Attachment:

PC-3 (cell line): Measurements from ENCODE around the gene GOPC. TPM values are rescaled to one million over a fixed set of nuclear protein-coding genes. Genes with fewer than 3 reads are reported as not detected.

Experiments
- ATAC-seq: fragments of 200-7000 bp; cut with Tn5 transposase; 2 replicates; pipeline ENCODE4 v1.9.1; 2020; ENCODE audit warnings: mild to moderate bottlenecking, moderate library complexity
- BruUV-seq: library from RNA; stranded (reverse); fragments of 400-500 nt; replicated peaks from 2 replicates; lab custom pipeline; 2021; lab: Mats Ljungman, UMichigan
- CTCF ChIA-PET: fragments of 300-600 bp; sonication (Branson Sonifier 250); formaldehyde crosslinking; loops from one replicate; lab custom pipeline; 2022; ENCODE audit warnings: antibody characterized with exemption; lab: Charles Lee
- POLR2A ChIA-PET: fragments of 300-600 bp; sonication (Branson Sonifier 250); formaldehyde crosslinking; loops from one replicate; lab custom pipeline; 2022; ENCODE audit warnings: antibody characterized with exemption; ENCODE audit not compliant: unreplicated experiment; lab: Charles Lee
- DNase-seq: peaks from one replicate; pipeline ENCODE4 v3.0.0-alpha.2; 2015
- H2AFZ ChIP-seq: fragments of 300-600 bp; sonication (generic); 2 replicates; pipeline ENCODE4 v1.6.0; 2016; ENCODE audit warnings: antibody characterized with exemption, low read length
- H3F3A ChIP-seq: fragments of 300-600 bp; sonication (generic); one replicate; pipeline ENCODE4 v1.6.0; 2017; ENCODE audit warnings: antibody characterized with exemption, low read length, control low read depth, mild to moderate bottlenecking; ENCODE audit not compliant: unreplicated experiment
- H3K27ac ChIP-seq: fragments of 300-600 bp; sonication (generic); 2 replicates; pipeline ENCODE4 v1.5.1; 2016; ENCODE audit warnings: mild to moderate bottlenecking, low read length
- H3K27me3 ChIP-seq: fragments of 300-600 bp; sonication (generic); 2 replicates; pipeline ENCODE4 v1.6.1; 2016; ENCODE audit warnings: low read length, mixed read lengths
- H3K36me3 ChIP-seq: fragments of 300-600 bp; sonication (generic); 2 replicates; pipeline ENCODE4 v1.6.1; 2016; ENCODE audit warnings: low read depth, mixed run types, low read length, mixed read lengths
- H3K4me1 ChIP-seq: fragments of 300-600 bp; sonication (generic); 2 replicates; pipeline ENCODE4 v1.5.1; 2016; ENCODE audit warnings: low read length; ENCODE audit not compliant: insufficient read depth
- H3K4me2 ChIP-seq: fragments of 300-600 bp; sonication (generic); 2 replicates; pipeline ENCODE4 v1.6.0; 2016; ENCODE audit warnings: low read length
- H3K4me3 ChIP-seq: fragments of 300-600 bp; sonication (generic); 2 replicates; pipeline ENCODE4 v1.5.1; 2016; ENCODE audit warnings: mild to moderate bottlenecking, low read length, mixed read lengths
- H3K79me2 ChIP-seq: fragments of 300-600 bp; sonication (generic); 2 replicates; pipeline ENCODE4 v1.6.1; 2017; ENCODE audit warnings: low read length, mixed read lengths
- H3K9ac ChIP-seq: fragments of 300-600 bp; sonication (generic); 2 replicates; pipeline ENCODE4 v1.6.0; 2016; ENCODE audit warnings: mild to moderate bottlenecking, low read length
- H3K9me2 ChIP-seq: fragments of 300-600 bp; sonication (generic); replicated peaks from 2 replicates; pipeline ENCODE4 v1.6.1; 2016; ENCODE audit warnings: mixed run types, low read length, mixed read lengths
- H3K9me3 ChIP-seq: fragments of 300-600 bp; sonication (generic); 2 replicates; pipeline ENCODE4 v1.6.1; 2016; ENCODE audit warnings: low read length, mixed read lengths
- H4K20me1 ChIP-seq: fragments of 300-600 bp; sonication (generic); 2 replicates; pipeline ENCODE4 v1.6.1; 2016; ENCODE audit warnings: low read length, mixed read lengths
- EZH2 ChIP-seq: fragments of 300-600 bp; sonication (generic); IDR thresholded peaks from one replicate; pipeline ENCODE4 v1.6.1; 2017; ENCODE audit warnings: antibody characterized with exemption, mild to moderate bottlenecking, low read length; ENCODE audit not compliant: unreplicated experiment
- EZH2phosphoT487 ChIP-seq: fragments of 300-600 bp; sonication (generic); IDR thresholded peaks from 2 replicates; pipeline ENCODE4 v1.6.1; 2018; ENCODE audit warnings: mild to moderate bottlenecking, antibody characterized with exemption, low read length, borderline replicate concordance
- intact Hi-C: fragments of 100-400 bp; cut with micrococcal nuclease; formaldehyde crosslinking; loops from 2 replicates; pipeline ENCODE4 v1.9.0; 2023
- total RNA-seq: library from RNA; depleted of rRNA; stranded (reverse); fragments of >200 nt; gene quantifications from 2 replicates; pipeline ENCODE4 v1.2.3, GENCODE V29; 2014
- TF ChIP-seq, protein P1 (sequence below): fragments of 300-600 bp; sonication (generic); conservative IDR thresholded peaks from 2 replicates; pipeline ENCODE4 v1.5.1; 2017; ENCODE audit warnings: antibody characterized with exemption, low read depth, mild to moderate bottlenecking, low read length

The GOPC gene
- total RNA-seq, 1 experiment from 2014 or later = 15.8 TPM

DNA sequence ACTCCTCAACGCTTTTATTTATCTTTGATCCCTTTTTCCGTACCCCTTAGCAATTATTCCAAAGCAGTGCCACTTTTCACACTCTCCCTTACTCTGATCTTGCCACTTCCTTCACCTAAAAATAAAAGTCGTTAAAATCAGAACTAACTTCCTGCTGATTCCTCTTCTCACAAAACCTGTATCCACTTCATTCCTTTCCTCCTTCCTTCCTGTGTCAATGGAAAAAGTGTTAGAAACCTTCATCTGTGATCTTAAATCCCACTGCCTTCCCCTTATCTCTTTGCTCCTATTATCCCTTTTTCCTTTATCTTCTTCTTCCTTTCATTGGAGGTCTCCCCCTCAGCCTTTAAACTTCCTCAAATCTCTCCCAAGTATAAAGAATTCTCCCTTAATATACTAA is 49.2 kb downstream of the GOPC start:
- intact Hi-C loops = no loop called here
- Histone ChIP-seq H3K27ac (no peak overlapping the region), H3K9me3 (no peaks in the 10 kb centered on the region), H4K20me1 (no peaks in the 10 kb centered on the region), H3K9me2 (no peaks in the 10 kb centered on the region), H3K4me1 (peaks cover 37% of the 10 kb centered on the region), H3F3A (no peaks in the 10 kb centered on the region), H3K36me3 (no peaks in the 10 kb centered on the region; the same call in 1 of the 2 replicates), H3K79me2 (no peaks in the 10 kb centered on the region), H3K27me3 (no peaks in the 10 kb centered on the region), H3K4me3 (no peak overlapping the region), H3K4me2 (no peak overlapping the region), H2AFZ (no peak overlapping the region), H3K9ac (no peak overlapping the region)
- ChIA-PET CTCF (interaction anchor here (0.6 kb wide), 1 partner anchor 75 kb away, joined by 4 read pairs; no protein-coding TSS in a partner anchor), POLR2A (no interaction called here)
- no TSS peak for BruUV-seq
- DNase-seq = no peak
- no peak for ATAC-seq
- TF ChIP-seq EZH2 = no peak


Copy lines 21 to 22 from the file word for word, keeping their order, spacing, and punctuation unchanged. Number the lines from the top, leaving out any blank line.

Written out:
- EZH2 ChIP-seq: fragments of 300-600 bp; sonication (generic); IDR thresholded peaks from one replicate; pipeline ENCODE4 v1.6.1; 2017; ENCODE audit warnings: antibody characterized with exemption, mild to moderate bottlenecking, low read length; ENCODE audit not compliant: unreplicated experiment
- EZH2phosphoT487 ChIP-seq: fragments of 300-600 bp; sonication (generic); IDR thresholded peaks from 2 replicates; pipeline ENCODE4 v1.6.1; 2018; ENCODE audit warnings: mild to moderate bottlenecking, antibody characterized with exemption, low read length, borderline replicate concordance